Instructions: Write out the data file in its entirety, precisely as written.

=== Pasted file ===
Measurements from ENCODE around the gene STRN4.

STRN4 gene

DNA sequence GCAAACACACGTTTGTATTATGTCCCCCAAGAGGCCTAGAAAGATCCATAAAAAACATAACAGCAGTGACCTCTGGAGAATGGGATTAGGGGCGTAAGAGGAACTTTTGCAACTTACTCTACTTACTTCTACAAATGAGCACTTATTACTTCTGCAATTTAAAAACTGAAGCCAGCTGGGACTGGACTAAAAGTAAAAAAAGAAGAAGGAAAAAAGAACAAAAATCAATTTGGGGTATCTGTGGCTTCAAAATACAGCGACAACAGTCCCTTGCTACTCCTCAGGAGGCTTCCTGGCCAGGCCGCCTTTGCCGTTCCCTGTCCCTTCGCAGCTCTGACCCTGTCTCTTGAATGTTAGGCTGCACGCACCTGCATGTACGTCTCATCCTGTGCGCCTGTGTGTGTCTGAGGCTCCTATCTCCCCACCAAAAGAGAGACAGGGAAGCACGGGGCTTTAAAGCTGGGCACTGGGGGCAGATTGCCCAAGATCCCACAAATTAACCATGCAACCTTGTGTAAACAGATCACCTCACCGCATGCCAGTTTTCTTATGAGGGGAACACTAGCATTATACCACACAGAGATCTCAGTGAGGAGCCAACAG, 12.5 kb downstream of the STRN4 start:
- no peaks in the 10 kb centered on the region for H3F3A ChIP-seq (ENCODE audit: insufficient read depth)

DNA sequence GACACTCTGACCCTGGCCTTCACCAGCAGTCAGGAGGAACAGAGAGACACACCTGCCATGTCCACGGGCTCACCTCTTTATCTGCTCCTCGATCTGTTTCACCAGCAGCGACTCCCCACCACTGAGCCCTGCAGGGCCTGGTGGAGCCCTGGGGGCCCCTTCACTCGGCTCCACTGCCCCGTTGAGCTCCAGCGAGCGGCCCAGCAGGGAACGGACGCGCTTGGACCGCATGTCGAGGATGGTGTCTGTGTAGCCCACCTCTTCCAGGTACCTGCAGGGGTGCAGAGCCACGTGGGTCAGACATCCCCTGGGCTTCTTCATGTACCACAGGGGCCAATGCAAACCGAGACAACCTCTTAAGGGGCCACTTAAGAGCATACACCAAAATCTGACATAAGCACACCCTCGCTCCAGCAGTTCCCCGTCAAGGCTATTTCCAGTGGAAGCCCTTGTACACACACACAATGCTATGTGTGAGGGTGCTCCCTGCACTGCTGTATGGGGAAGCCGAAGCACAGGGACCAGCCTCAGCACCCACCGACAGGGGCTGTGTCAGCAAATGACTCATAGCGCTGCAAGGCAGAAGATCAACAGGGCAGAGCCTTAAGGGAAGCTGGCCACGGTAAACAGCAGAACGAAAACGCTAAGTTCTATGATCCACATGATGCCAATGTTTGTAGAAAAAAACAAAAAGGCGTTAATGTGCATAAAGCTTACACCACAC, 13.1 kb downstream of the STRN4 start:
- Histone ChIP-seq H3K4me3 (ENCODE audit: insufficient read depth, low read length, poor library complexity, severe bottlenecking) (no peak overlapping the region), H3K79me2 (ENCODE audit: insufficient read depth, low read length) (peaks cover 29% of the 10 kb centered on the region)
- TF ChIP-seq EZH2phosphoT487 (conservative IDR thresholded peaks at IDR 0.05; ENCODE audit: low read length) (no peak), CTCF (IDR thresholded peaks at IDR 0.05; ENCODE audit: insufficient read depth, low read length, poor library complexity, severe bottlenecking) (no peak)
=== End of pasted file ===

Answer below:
Measurements from ENCODE around the gene STRN4.

STRN4 gene

DNA sequence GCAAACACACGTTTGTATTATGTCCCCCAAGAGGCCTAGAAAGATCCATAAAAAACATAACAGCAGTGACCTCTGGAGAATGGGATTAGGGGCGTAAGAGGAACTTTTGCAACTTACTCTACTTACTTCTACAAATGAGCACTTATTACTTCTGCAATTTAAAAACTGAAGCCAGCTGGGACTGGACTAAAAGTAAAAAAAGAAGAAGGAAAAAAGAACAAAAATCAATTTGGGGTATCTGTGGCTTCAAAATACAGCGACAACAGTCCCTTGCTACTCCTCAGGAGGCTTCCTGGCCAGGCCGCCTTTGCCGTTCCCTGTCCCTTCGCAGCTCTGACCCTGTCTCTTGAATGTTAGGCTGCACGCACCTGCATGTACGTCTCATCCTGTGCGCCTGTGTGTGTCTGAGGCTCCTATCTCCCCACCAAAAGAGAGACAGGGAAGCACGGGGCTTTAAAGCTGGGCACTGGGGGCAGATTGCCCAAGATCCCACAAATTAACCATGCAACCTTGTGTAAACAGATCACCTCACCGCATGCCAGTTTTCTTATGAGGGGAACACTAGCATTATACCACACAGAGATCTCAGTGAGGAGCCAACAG, 12.5 kb downstream of the STRN4 start:
- no peaks in the 10 kb centered on the region for H3F3A ChIP-seq (ENCODE audit: insufficient read depth)

DNA sequence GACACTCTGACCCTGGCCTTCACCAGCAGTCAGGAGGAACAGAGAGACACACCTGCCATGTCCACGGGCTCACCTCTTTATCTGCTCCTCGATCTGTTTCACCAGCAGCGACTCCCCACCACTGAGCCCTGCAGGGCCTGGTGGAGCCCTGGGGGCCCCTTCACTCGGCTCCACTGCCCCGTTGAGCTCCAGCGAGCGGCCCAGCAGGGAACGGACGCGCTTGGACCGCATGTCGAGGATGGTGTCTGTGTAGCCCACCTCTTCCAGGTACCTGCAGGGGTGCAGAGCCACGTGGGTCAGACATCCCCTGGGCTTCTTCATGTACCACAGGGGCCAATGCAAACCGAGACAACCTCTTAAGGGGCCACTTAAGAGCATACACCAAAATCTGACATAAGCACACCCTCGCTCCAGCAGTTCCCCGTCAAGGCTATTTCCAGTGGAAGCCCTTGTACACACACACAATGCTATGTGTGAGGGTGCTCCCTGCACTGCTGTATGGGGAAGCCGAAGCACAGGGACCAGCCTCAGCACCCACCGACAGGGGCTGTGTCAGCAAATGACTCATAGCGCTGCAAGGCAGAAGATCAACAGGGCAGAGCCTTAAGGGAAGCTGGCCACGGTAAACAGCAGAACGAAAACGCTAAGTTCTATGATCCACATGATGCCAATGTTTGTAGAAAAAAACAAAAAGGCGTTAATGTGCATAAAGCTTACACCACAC, 13.1 kb downstream of the STRN4 start:
- Histone ChIP-seq H3K4me3 (ENCODE audit: insufficient read depth, low read length, poor library complexity, severe bottlenecking) (no peak overlapping the region), H3K79me2 (ENCODE audit: insufficient read depth, low read length) (peaks cover 29% of the 10 kb centered on the region)
- TF ChIP-seq EZH2phosphoT487 (conservative IDR thresholded peaks at IDR 0.05; ENCODE audit: low read length) (no peak), CTCF (IDR thresholded peaks at IDR 0.05; ENCODE audit: insufficient read depth, low read length, poor library complexity, severe bottlenecking) (no peak)